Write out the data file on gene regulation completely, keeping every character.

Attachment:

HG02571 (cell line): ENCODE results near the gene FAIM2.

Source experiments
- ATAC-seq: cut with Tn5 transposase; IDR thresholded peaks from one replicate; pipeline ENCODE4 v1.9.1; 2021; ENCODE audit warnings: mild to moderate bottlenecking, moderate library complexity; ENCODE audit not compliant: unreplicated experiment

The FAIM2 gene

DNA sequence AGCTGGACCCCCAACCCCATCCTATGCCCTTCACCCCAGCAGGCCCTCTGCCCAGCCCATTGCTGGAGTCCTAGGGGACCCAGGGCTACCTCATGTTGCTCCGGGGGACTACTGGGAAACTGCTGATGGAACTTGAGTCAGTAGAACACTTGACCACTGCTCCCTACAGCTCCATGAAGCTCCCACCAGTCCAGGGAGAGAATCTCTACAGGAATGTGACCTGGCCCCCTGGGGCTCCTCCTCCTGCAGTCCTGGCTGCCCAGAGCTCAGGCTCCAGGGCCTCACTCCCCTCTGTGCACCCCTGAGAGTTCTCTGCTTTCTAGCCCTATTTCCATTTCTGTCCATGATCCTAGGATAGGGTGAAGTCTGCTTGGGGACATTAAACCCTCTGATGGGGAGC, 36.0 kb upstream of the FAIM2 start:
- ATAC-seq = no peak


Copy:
HG02571 (cell line): ENCODE results near the gene FAIM2.

Source experiments
- ATAC-seq: cut with Tn5 transposase; IDR thresholded peaks from one replicate; pipeline ENCODE4 v1.9.1; 2021; ENCODE audit warnings: mild to moderate bottlenecking, moderate library complexity; ENCODE audit not compliant: unreplicated experiment

The FAIM2 gene

DNA sequence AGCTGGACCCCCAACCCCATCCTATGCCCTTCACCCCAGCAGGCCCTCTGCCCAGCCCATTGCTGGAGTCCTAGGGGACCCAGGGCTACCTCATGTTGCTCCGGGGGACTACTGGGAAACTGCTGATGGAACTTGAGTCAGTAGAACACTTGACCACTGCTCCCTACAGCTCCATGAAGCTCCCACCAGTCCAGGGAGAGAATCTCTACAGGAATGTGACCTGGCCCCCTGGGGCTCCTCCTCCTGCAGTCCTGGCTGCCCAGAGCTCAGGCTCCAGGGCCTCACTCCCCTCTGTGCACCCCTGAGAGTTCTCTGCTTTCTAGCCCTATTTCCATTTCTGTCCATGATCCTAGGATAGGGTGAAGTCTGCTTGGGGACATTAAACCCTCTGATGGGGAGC, 36.0 kb upstream of the FAIM2 start:
- ATAC-seq = no peak